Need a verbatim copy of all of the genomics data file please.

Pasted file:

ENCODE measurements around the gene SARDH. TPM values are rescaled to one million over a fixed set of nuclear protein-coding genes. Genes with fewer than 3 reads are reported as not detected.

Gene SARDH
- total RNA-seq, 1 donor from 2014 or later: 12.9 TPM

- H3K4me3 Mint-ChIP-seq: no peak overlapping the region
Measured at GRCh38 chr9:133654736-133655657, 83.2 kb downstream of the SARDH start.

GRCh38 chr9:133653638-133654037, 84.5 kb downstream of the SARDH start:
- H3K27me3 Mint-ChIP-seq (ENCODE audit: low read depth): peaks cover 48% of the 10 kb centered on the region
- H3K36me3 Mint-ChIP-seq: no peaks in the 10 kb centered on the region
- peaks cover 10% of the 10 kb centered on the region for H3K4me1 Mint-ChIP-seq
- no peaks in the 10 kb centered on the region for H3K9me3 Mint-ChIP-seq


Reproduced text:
ENCODE measurements around the gene SARDH. TPM values are rescaled to one million over a fixed set of nuclear protein-coding genes. Genes with fewer than 3 reads are reported as not detected.

Gene SARDH
- total RNA-seq, 1 donor from 2014 or later: 12.9 TPM

- H3K4me3 Mint-ChIP-seq: no peak overlapping the region
Measured at GRCh38 chr9:133654736-133655657, 83.2 kb downstream of the SARDH start.

GRCh38 chr9:133653638-133654037, 84.5 kb downstream of the SARDH start:
- H3K27me3 Mint-ChIP-seq (ENCODE audit: low read depth): peaks cover 48% of the 10 kb centered on the region
- H3K36me3 Mint-ChIP-seq: no peaks in the 10 kb centered on the region
- peaks cover 10% of the 10 kb centered on the region for H3K4me1 Mint-ChIP-seq
- no peaks in the 10 kb centered on the region for H3K9me3 Mint-ChIP-seq